Becoming a successful rapper is one of the most dangerous things that kids from violent, impoverished neighborhoods can do, as online fame and visible wealth can make them instant targets for jealous onlookers (just listen to that Fredo Santana and Kendrick Lamar track I mentioned earlier), and so displays of strength and courage become their lifeblood. It's unfathomable that anyone can emerge from this world of pain and unfairness with anything but dead-eyed nihilism, but the few that have make it clear that "gangster" and "conscious" are not mutually exclusive terms.
G Herbo had the benefit of starting a year or two after Keef, Lil Reese, Lil Durk, and others that initially carved out drill's blueprint, but their realities were the same. Starting with his initial work with Lil Bibby, but peaking on his most recent tape, Ballin Like I'm Kobe, he still depicts his surroundings with the unflinching gaze of someone for whom "gang" was more of a family unit than a derogatory term, but with acute attention paid to the long-lasting impact the lifestyle has on its participants. He never adopts a needlessly righteous tone, condemning the actions of those born into a seemingly hopeless environment, but also never glorifies or condones the hustle, even his own ("I hate coming back 'cause when I'm in Chi-raq gotta ride with them heats all the time"). It's the closest thing to unbiased journalism that we currently have in rap.
This year, Long Beach's Vince Staples has (wrongfully) become more of a household name for his hilarious, confrontational Twitter presence than his not-so-hilarious but still confrontational music. One of his finer non-musical moments, though, came when he voiced his own opinion on conscious rap:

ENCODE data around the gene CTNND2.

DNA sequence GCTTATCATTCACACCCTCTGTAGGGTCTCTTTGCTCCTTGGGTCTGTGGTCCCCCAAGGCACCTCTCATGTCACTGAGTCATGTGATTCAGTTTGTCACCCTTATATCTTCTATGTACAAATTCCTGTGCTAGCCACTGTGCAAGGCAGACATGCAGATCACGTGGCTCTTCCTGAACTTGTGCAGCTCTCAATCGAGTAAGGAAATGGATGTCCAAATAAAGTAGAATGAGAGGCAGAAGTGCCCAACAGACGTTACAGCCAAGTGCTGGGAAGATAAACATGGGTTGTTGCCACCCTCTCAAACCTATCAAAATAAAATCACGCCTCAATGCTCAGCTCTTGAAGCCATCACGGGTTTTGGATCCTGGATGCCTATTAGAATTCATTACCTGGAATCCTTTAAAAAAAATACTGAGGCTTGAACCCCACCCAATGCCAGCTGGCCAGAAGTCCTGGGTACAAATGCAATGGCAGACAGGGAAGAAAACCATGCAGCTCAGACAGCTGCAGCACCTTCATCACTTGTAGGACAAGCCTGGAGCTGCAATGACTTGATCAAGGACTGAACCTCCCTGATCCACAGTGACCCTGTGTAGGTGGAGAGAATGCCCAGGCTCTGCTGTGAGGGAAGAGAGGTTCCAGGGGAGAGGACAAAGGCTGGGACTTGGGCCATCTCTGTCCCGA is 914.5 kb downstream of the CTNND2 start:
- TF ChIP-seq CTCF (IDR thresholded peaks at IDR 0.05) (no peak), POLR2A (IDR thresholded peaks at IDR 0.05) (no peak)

I am highly offended by the term conscious rap don't associate me with that.— Vince Staples (@vincestaples) August 12, 2015
Fuck the words conscious and lyrical y'all extra. It's music.— Vince Staples (@vincestaples) August 12, 2015
You can't tell me Gucci wasn't conscious when he was driving ten bricks through zone 6.— Vince Staples (@vincestaples) August 12, 2015
To my Conscious Hip-Hop brothers, I ate pork today and for that I am terribly sorry. I hope you accept me back into our brotherhood. - Vince— Vince Staples (@vincestaples) August 13, 2015
He raises a few great points. First, that by calling one subset of rap "conscious," you're implying that the rest is unconscious, blind, stiff (similarly to the "lyrical" tag's literal insinuation that some hip hop is wordless). Secondly, that many of the tenets adopted by the conscious set are trivial when compared with the world's larger issues. Staples doesn't back down from important, uncomfortable issues, covering appropriation ("I feel like Mick and Richards, they feel like Muddy Waters"), racism ("I'm just a n*gga, until I fill my pockets/And then I'm Mr. N*gga, they follow me while shoppin"), and profiling ("Uber driver in the cockpit look like Jeffrey Dahmer/But he lookin' at me crazy when we pull up to the projects") all within the first verse of the first song on his most recent album, but some would hold him in lower moral regard because of his choice of meat. Okay.